1. In a small bowl, marinade chicken breast with cooking sake, fish sauce and a pinch of sea salt for about 20 minutes.
  2. In a large pot, place water, cooking sake, lemon rind, kaffir lime leaves, ginger, garlic and chili. Bring it to boil. Reduce the heat once it is boiled and simmer it for 20 minutes to make the broth fragrant.
  3. Add the marinaded chicken (Method 1) including the liquid into the pot. Cook it for 5 minutes.
  4. Add all vegetables (except beansprout) into the pot and a pinch of sea salt. Cook it for about 10 minutes or until the brussel sprouts are cooked.
  5. Remove the lemon rind, kaffir lime leaves. Add 1 tablespoon of fish sauce, coconut cream and basil leaves. Squeeze 1/4 of lemon and simmer it for another 5 minutes.
  6. Place 1/4 beansprouts in each serving bowl. Pour the Tom Kha Gai over the the beansprouts. Serve while hot with lemon wedges.

 

 

 

Gluten Free! Lupin Chicken Katsu

2018-08-04_14.59.24

This is my first Japanese recipe using my new super food – Lupin Flakes!

I use Australian sweet Lupin Flakes as the crumb in a well-known Japanese dish – Chicken Katsu  (Did you know that Katsu is from the English ‘Cutlet’ or the French ‘ Cotelette’?).

In this recipe, the Lupin crumbs are as crispy as Panko, and for a bonus, this Chicken Katsu is now gluten free as well as suitable for low carb diet.

As Lupin Flakes are slightly sweet (as it is a legume), I do not think that you need to make a separate sauce to go with this Chicken Katsu.

Try this recipe if you are on a gluten free or low carb diet, or just want try something new in a traditional Japanese cooking. Hope you like it 🙂

Ingredients (Serving for 2):

1 free range Chicken Breast

1 teaspoon of Dark Sugar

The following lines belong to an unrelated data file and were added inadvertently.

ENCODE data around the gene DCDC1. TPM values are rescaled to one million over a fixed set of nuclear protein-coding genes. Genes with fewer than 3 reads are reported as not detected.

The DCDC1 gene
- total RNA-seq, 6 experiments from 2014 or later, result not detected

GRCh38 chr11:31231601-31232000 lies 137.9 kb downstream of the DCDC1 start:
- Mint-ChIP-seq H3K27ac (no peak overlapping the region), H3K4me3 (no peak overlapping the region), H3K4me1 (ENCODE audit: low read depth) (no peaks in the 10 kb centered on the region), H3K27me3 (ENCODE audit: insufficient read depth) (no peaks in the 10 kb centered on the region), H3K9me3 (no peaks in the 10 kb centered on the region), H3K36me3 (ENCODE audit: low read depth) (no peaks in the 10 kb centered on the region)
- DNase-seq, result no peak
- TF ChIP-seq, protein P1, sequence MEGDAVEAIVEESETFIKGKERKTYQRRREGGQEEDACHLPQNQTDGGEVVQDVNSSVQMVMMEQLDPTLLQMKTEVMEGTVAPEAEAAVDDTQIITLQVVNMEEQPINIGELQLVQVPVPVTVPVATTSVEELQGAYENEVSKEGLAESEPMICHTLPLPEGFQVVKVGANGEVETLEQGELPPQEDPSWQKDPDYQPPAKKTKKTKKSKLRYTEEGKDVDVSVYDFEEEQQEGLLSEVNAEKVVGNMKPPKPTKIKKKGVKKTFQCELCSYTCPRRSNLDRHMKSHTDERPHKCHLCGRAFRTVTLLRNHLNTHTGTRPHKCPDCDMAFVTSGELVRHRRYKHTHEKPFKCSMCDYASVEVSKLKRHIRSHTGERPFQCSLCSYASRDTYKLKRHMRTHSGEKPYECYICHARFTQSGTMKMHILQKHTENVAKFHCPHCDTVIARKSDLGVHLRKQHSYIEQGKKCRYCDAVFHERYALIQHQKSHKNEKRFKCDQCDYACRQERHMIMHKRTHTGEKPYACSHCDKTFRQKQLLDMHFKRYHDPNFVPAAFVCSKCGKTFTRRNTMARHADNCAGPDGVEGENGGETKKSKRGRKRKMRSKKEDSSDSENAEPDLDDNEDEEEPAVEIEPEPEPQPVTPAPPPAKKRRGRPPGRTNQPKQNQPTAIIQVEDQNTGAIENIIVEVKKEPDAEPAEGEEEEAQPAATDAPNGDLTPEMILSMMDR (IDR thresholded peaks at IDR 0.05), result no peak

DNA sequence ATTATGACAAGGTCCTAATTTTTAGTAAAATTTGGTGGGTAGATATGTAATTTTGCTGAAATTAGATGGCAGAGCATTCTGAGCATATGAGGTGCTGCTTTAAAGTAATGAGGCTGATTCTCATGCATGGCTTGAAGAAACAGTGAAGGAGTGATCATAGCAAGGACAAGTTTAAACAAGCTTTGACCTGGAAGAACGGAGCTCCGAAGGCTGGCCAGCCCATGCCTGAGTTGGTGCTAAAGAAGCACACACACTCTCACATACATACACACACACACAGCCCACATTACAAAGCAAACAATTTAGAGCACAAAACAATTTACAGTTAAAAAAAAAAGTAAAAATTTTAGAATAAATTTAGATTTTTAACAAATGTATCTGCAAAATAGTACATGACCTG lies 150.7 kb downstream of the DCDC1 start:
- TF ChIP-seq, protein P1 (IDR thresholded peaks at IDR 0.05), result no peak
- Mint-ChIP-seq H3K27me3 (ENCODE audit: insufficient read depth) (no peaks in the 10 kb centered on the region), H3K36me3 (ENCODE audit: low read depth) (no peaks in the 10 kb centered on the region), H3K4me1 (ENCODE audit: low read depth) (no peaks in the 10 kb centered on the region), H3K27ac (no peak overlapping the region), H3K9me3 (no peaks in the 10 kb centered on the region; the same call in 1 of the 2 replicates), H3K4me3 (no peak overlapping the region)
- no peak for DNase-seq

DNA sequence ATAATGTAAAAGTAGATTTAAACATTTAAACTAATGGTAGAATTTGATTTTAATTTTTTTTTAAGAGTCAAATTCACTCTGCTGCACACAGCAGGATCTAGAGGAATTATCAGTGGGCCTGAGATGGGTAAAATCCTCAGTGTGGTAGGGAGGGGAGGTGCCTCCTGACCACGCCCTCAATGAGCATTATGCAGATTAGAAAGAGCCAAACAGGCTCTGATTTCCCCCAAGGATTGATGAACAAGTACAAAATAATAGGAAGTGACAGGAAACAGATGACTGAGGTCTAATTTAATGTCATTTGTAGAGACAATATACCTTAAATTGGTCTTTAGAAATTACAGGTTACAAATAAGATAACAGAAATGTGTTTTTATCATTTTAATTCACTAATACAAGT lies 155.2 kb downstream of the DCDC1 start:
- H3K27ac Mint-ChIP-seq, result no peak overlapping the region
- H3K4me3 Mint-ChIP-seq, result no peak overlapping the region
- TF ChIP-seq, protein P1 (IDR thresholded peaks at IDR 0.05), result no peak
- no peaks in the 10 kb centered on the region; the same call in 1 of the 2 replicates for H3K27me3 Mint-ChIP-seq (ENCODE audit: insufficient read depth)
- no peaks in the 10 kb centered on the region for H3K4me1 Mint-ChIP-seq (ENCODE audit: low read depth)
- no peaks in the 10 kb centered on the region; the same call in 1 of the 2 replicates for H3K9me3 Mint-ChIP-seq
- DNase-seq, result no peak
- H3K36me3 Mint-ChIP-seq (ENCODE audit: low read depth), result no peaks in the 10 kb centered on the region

2 pinch of Sea Salt

Sea Salt and Black Pepper for seasoning

1 tablespoon of Corn flour (or your choice of gluten free flour)

1 Egg

1/2 cup of Lupin Flakes

Oil for Shallow-Frying

Method:

Preparation for Chicken Breast

  1. Firstly make chicken breast thinner and flatter. Lay the chicken breast flat . Slice lengthways down the middle to halfway through. From the bottom of the cut, slice out towards the side and fold out the flaps you have created, like a book, door or butterfly (whatever you want to call it). Cut it into half to make 2 even pieces.
  2. Rub dark sugar and 2 pinches of sea salt into the chicken breasts. Cover them with a plastic wrap and leave them for about 20 minutes (This method is to neutrilise of the smell of chicken, as well as to make the chicken breast moist).
  3. Pat-dry the chicken breasts with kitchen paper towels and season with sea salt and black pepper.

Crumbing

  1. Tip corn flour (or your choice of flour) onto a plate, beat an egg in a shallow bowl and tip lupin flakes onto a plate.
  2. Firstly coat the chicken breasts with the flour and shake the excess flour off. Secondly dip the chicken into the beaten egg. And then, press the chicken into the lupin flakes.

Shallow-Frying

  1. Heat oil to 180 °C in a large frying pan. Place the crumbed chicken breasts into the oil and cook for 2-3 minutes on each side or until they are cooked and become golden and crispy.
  2. Remove them from the oil and drain excess oil on a wire rack or kitchen paper towels.

Plating

Slice the chicken katsu into stripes and serve while hot.